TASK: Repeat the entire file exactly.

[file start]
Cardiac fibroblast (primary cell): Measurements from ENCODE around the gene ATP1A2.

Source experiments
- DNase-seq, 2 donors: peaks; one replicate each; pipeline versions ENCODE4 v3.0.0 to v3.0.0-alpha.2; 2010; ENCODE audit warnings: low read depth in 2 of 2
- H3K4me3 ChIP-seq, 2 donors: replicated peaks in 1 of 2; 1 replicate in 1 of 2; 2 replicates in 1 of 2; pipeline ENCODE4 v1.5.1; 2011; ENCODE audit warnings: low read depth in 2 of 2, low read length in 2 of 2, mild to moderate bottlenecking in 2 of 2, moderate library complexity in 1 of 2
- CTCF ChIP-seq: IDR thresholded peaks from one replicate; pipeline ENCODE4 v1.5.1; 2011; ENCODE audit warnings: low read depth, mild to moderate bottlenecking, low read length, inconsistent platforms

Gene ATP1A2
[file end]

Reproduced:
Cardiac fibroblast (primary cell): Measurements from ENCODE around the gene ATP1A2.

Source experiments
- DNase-seq, 2 donors: peaks; one replicate each; pipeline versions ENCODE4 v3.0.0 to v3.0.0-alpha.2; 2010; ENCODE audit warnings: low read depth in 2 of 2
- H3K4me3 ChIP-seq, 2 donors: replicated peaks in 1 of 2; 1 replicate in 1 of 2; 2 replicates in 1 of 2; pipeline ENCODE4 v1.5.1; 2011; ENCODE audit warnings: low read depth in 2 of 2, low read length in 2 of 2, mild to moderate bottlenecking in 2 of 2, moderate library complexity in 1 of 2
- CTCF ChIP-seq: IDR thresholded peaks from one replicate; pipeline ENCODE4 v1.5.1; 2011; ENCODE audit warnings: low read depth, mild to moderate bottlenecking, low read length, inconsistent platforms

Gene ATP1A2